A lullaby for a frenetic world
The most extraordinary thing was the waking.
It happened all at once; sudden, yet somehow not jarring. I was instantly immersed in a wall of sound that vibrated through my body. The grey dawn had broken. All around me my fellow ‘sleepers’ had begun to stir. There was a sense of coming back together; a re-gathering after the night’s dreaming has scattered us far and wide. People ruffled their sleep-tousled hair; stretched, yawned, and began to sit up in bed. A sense of anticipation was building. I checked my watch – 6.58am. In 2 minutes’ time, the musicians on stage, the Max Richter ensemble, would have played us a lullaby for 8 hours straight.
You are not ordinarily actively encouraged to fall asleep during a concert. You are also not ordinarily encouraged to come ready-dressed in pyjamas, toting sleeping-bag and pillow. But then Max Richter’s ‘Sleep’ is no ordinary composition. An overnight performance from the Wellcome Collection in 2015 broke records as the longest single continuous piece of music ever broadcast live on the BBC. Richter, a prolific and award-winning contemporary composer, described Sleep as a ‘lullaby for a frenetic world’. He consulted with neuroscientist David Eagleman in its conception; Richter was fascinated in what we know about sleep, its processes, purpose and structure. Sleep is perhaps the ultimate enigma – we know we have to sleep, but we still don’t really know why.
Richter’s piece feels timely. There seem to be more threats than ever to a good night’s sleep in the modern world. Concerns about the impact of the use of electronic devices on our sleep are prevalent, in particular for children and adolescents. A large cross-sectional study in Germany, led by Karoline Lange, recently reported that adolescent boys who reported more than 8 hours screen time a day were also more likely to report sleep difficulties. Causation is difficult to disentangle of course; it may be that poor sleepers use electronic devices more because they can’t sleep, rather than the other way round. As a mental health professional, I’m also aware of the high prevalence of sleep difficulties in people who use psychiatric services, and how these are sometimes overshadowed by a focus on other symptoms. There are signs of increased attention to the importance of sleep however, even when insomnia is not the primary complaint which brings people into services. For example, Daniel Freeman and colleagues have shown in a 2015 Lancet Psychiatry paper that eight sessions of cognitive-behavioural therapy for sleep improvement is effective in people with a schizophrenia-spectrum diagnosis.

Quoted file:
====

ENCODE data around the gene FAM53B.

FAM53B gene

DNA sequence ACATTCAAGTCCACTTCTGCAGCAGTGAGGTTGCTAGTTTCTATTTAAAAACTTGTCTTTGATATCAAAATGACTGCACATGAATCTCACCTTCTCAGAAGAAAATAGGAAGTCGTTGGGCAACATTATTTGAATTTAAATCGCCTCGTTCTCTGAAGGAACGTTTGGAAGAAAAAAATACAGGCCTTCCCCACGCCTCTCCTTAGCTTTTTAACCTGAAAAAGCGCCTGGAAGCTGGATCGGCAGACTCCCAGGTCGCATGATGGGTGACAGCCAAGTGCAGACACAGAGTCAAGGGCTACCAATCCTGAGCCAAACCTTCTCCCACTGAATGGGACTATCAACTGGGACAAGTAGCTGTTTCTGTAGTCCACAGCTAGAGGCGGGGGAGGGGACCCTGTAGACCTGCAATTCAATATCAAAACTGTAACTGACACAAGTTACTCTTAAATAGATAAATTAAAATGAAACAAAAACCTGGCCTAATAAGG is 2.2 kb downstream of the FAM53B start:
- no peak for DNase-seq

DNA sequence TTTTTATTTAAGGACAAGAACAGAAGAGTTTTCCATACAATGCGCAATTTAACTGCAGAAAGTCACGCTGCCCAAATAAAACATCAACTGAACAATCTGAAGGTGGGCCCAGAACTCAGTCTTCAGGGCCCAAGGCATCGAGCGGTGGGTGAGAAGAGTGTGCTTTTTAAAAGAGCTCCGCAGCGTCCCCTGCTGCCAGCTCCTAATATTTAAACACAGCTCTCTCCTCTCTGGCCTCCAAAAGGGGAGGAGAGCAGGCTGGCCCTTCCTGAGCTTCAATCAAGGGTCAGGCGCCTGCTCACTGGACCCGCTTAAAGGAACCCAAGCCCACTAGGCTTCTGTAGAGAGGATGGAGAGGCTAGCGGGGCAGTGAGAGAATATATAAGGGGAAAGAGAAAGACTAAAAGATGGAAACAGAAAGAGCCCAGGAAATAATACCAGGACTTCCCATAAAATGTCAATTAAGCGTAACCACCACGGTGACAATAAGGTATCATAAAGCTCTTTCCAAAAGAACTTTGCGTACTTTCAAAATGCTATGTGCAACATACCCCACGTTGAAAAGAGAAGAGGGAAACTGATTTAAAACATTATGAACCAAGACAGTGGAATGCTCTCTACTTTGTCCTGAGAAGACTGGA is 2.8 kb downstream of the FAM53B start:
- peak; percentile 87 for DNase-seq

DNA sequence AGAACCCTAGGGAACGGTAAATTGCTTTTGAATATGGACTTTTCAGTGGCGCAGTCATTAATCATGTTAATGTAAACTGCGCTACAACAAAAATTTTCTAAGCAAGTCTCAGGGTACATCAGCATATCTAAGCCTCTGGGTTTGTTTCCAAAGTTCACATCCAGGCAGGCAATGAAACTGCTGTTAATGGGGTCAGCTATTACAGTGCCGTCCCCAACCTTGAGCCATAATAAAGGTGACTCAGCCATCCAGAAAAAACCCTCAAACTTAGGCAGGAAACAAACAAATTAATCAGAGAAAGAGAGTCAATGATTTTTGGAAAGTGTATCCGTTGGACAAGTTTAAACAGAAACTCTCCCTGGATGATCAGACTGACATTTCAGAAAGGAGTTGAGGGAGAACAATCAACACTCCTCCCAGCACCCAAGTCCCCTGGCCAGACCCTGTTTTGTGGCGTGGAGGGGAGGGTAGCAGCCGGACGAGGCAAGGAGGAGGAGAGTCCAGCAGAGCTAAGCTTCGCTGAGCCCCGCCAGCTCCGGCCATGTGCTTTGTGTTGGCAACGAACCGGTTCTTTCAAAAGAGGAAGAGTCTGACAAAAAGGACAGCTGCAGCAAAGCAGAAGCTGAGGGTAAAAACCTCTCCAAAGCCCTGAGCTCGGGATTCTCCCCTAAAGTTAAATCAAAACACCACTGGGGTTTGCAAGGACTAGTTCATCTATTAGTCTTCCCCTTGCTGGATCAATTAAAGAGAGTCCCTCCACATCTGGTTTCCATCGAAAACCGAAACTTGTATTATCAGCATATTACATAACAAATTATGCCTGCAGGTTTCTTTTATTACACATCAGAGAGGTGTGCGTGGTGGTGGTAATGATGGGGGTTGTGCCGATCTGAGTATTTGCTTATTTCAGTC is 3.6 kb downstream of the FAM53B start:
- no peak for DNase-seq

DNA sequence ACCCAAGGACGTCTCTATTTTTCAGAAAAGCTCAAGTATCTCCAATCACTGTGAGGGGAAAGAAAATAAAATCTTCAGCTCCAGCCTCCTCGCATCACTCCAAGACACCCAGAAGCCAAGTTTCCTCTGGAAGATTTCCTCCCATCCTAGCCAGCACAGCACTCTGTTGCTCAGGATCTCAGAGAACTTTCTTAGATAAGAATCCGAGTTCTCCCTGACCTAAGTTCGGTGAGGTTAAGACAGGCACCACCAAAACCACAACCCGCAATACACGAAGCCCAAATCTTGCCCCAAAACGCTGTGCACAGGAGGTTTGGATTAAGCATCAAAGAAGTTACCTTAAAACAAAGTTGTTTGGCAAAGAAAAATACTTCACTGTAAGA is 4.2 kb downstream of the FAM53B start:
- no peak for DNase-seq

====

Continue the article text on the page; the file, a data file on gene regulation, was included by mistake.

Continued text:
The Barbican were in charge of the production for Sleep, and had found a wonderful venue in the grand hall of the former fish market at Old Billingsgate by the River Thames. I arrived excited but oddly apprehensive. I consider myself lucky in that I’m generally a good sleeper. However, like most people my sleep is very sensitive to my emotional state, and I often don’t sleep well if I’m stressed or upset about something. What if I didn’t manage to sleep at all? What if a miserable night of self-inflicted insomnia might follow? As so often is the case, my night-time fears were unfounded. The production team had obviously put a great deal of thought into the arrangement of the camp beds, the temperature of the large hall, the soft purple lighting. I settled down comfortably with sleeping bag and pillow. I did wake several times in the night; but only briefly, gently drifting up and down through layers of consciousness. I woke in the morning with a sense of ease, as if the music had cocooned me safely all night. I was left thinking that Richter’s masterpiece is more than a lullaby; it’s also a love song, to that most soothing of all balms – a good night’s sleep.
- Reviewed by Dr Pamela Jacobsen, a NIHR Clinical Doctoral Fellow at the Institute of Psychiatry, Psychology & Neuroscience, King’s College London
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